Thursday, July 7, 2011

The girl who could fly by Victoria Forester

This book is so good I feel like I hardly drew in a breath for 327 pages. When I read a book like this I wonder several things – Do others know about this amazing book? How did I find this amazing book? (I think it was Mr K again!) What have others said about this book?

I want to stand on top of the highest book mountain and shout out to all students in Years 4-6 go out and grab this book it is utterly fabulous.

If you loved The Mysterious Benedict Society by Trenton Lee Stewart, Fearless by Tim Lott and Tensy Farlow by Jen Storer this is the book for you. This book also reminded me of the evil woman in Northern Lights.

Piper is a very special girl who is a born into a simple farming family. Piper has a gift – the gift of flying. Her older parents love their only child so much but they are simple folk who find change and difference of any kind very difficult to cope with. They keep Piper and her gift secret from the rest of the community and while Piper longs for freedom and friends, life is going on quite comfortably until the family attend the annual Fourth of July Picnic. By some coincidence I read this book on the fourth of July!

All goes well at the picnic although Piper discovers the awful prejudices of the townsfolk who are also suspicious of difference and who unfortunately listen to the local gossip Millie Mae Miller. During the baseball game Piper decides it is time to show these people who she really is and so she flies high to catch a ball and performs a series of aerial maneuvers. Piper has revealed her difference and this unleashes a dreadful chain of events.

Within days she finds herself whisked off an institute that specializes in assisting “special needs children… in learning skills so they can fulfill their dreams.” This is how it is explained by Dr Letitia Hellion but on her arrival at the school it seems things are not quite right. The other students do all have special and varied gifts but they are also very hostile to the newcomer. None more so than Conrad who takes particular pleasure in making Piper’s life a trial as he inflicts more and more diabolical punishments upon her.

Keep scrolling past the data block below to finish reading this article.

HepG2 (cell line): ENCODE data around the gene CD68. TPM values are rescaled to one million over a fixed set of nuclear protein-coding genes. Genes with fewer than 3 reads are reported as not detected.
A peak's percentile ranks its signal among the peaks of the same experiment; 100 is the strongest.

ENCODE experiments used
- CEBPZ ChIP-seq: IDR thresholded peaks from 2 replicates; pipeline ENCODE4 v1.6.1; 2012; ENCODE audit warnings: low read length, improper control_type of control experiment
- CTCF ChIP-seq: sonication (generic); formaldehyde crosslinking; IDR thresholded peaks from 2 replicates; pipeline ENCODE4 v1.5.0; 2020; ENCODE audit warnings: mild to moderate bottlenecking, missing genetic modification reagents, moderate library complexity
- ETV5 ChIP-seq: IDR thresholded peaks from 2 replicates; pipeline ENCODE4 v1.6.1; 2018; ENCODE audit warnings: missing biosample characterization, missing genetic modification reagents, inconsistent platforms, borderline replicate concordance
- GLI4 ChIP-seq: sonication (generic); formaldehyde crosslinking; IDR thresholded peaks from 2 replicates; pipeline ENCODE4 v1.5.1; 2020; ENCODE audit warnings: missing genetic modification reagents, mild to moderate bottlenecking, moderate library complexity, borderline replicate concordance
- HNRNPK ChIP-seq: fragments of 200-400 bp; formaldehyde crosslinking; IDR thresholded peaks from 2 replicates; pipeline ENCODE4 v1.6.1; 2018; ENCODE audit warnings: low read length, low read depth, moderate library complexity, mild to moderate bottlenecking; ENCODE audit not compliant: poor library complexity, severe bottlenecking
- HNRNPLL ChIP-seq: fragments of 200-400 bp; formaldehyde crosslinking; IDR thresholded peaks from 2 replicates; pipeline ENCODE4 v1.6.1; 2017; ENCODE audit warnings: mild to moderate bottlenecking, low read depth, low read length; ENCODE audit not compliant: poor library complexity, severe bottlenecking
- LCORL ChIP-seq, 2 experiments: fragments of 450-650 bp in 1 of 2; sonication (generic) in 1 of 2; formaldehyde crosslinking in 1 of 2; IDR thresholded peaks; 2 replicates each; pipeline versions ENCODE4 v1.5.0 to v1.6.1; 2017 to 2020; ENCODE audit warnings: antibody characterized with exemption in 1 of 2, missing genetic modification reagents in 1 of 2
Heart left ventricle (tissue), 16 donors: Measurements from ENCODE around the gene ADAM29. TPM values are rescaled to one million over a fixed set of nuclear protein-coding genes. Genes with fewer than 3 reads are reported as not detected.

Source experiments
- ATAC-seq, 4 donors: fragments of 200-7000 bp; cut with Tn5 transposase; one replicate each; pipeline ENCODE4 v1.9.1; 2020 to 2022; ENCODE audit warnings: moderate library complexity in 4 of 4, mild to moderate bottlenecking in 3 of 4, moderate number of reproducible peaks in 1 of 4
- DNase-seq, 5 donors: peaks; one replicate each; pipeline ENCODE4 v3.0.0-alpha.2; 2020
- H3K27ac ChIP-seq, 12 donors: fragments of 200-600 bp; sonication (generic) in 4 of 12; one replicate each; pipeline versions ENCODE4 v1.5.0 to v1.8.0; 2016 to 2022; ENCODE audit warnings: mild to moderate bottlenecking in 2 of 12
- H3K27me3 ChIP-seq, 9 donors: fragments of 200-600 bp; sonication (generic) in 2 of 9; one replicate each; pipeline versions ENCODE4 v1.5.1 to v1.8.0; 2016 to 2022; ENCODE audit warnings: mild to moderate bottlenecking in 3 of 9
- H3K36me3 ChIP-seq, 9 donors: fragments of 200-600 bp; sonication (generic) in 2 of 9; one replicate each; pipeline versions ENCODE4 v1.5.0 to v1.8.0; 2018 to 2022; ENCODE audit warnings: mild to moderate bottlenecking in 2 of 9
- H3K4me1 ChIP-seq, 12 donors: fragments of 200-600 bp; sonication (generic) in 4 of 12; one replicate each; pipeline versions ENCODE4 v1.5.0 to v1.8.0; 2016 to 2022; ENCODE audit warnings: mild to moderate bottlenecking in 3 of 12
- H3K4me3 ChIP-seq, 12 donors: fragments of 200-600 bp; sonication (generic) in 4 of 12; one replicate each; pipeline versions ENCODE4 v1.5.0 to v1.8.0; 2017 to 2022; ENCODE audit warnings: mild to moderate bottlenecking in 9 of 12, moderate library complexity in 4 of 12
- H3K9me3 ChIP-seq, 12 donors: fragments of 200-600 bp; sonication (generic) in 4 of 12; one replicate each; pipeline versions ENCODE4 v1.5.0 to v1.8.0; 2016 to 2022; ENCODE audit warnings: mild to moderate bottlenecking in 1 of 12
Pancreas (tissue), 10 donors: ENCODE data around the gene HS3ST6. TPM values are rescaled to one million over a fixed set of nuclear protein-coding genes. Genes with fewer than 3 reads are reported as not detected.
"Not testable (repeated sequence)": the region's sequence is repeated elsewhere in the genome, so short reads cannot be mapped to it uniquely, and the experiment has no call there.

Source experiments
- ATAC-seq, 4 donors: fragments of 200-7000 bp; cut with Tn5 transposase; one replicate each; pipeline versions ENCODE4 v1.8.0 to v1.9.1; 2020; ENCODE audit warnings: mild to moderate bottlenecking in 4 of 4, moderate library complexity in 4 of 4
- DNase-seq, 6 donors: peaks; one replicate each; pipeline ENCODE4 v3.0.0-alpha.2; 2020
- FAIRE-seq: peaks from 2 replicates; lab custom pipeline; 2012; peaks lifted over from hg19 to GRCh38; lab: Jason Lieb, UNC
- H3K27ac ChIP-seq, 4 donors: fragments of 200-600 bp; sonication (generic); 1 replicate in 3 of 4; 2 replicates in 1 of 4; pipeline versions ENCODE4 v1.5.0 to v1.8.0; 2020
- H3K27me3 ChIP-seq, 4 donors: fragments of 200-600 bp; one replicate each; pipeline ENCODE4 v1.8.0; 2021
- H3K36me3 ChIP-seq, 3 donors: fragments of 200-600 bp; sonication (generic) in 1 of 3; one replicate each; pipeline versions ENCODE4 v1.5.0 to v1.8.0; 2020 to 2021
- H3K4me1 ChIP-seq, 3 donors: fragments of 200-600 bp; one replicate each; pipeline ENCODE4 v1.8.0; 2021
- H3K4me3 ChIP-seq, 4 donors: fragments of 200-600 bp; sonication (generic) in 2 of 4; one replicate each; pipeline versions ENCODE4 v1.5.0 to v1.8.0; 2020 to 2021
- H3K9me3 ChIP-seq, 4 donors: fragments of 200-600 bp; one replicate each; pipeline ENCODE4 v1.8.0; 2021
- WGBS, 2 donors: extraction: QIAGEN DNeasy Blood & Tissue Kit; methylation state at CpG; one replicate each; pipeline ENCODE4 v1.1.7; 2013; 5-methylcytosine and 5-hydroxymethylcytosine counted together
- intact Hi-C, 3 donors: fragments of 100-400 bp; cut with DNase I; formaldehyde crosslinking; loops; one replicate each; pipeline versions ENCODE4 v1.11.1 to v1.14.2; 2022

The biggest thing to know about this book is to expect the unexpected. No one will conform to your opinion of them. I especially loved they way all the kids had gifts which, when combined, allowed everyone to fulfill their destiny. Little Jasper has perhaps the most important gift of all but be warned this is not revealed until right at the end.

I cannot recommend The Girl who could fly highly enough although I think the title could be more inviting and the cover design is not really inspiring (the US hardcover one is better) and I wish they had left off the Stephenie Meyer endorsement on the cover (Meyer does not match the audience for this book) but putting all this aside you must go out and grab this book. You might discover some things about intelligence too – brains are important but so is the emotional intelligence displayed by my hero Piper.

I would like to conclude with some wise words from Piper :

“Think you’re the only fool who ever made a mistake?” Piper looked at Conrad as if he was crazy. “Phhhhh! Talk about delusions of grandeur. One mistake isn’t nothing. Heck I’ve made more than that before I even get up in the morning. Can’t learn nothing worth knowing with out makin' a few mistakes first!” If you read this book with a class here are some questions.

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